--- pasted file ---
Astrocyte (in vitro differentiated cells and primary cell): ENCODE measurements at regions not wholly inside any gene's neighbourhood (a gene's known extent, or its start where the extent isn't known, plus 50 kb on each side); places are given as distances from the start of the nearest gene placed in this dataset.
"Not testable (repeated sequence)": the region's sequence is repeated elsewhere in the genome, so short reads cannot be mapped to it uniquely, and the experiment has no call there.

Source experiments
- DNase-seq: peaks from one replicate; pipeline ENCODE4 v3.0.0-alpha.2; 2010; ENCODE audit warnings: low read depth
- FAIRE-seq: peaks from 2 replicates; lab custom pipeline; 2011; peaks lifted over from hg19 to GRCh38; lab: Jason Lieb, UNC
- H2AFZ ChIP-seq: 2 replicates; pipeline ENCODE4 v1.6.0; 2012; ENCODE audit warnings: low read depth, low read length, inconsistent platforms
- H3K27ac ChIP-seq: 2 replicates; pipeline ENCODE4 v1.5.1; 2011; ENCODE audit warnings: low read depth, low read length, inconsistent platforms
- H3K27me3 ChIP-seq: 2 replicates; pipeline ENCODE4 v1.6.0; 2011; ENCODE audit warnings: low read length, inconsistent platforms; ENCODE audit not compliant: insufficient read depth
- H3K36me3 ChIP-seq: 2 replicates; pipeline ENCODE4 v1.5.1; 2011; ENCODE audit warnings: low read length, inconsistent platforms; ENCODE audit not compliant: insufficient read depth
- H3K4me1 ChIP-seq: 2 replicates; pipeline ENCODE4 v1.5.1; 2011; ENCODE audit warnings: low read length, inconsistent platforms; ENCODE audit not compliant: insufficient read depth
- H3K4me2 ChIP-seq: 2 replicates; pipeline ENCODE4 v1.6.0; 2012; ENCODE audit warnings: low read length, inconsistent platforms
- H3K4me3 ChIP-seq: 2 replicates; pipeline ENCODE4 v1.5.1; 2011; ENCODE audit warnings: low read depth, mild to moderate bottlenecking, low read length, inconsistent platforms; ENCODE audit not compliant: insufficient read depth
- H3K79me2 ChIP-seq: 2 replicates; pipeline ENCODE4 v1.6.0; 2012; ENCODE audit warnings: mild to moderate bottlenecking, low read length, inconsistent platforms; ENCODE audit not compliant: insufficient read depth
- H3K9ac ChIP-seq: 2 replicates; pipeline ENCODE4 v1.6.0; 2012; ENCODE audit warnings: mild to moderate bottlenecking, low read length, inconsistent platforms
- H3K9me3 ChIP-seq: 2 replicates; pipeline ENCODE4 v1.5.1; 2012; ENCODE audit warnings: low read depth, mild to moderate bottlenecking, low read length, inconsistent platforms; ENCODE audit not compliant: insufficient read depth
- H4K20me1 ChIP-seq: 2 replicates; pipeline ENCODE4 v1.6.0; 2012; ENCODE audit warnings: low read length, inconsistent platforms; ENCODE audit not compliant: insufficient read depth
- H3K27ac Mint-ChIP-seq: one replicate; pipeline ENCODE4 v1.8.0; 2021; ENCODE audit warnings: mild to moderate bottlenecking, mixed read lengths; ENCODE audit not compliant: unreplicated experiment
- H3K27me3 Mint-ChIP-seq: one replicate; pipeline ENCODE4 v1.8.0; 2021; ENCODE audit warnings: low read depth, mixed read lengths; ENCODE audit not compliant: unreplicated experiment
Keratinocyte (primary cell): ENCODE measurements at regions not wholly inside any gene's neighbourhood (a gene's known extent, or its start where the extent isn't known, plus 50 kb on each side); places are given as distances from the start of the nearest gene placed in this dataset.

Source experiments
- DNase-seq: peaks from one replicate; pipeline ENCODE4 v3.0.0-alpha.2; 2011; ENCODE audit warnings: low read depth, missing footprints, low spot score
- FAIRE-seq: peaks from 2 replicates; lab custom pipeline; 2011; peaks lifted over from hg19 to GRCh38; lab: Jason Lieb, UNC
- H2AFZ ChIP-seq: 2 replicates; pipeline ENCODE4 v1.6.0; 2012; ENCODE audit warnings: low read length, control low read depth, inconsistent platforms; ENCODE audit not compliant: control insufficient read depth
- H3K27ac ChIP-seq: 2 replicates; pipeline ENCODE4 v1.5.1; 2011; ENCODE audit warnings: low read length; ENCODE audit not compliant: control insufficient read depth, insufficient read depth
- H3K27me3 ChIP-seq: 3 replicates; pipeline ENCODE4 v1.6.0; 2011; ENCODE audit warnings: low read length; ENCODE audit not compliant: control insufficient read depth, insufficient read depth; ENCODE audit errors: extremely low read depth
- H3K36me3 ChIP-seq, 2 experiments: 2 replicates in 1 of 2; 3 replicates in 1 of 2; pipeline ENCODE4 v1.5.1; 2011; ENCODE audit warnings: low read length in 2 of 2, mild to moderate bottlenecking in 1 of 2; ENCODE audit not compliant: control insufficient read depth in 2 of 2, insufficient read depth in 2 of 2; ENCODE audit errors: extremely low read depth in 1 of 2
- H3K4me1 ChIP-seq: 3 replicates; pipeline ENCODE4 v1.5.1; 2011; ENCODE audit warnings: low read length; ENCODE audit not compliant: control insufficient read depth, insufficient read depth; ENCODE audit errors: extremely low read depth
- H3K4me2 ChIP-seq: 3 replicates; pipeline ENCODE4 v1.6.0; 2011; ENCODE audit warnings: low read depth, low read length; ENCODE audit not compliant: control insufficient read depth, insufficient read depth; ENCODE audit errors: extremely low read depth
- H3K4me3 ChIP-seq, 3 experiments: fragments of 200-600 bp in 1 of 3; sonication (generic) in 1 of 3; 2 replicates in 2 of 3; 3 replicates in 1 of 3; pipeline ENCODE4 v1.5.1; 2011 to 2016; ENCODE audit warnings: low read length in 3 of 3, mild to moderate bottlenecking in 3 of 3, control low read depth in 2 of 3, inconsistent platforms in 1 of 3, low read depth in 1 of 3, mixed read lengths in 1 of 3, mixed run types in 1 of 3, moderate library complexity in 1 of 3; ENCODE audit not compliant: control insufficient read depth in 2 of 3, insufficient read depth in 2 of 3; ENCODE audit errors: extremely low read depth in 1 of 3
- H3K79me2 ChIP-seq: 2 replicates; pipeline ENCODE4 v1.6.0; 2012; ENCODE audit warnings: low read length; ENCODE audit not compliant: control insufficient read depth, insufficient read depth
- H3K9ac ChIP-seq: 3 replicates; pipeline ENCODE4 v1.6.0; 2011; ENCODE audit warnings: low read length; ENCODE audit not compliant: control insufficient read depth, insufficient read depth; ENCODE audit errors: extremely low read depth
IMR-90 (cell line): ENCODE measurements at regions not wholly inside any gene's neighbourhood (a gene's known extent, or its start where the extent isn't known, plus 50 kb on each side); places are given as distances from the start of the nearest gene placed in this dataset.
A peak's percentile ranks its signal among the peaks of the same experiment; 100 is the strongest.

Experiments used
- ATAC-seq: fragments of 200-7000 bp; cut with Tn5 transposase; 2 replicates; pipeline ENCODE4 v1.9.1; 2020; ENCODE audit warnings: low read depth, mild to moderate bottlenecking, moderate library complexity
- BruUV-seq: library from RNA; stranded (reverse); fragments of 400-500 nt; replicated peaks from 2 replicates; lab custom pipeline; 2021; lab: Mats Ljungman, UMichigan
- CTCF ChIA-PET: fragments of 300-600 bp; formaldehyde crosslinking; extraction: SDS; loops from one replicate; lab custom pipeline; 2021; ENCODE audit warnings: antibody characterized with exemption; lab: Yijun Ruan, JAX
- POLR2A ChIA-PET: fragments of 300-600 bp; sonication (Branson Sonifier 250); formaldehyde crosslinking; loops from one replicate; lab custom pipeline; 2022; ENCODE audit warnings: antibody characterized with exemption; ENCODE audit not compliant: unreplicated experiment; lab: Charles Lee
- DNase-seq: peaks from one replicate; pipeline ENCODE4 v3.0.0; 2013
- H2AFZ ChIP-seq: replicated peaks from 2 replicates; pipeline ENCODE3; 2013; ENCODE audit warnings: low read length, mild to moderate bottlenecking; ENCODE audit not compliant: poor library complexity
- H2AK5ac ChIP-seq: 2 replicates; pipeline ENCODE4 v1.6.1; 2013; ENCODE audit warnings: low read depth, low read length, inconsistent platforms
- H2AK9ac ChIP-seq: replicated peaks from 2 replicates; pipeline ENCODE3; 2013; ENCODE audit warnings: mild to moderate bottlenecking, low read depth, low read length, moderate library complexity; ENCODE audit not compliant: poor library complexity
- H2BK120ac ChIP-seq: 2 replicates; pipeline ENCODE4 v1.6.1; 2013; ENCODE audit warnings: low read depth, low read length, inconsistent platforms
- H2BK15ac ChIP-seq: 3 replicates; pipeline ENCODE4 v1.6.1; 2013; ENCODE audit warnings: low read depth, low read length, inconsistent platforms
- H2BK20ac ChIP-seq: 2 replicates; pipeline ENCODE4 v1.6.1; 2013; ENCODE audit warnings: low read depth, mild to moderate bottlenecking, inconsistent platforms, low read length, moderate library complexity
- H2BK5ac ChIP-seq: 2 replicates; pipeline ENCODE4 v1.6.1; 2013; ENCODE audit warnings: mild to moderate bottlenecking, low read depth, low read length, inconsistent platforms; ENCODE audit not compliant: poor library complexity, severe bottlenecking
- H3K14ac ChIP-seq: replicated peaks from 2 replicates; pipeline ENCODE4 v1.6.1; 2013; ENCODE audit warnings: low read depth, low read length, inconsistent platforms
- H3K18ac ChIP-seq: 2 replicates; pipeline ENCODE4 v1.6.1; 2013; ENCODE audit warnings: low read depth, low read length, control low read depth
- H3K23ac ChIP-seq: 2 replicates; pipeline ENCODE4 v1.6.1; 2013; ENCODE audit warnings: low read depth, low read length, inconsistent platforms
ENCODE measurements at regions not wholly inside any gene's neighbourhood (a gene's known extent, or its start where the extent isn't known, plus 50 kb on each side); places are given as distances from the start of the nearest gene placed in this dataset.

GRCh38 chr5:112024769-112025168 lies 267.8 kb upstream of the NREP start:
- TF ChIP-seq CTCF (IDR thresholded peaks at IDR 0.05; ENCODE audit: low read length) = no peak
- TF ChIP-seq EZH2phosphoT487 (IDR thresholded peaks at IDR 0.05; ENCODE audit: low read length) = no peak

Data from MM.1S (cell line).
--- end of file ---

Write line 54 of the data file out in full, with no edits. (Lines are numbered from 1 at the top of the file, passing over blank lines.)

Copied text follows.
Data from MM.1S (cell line).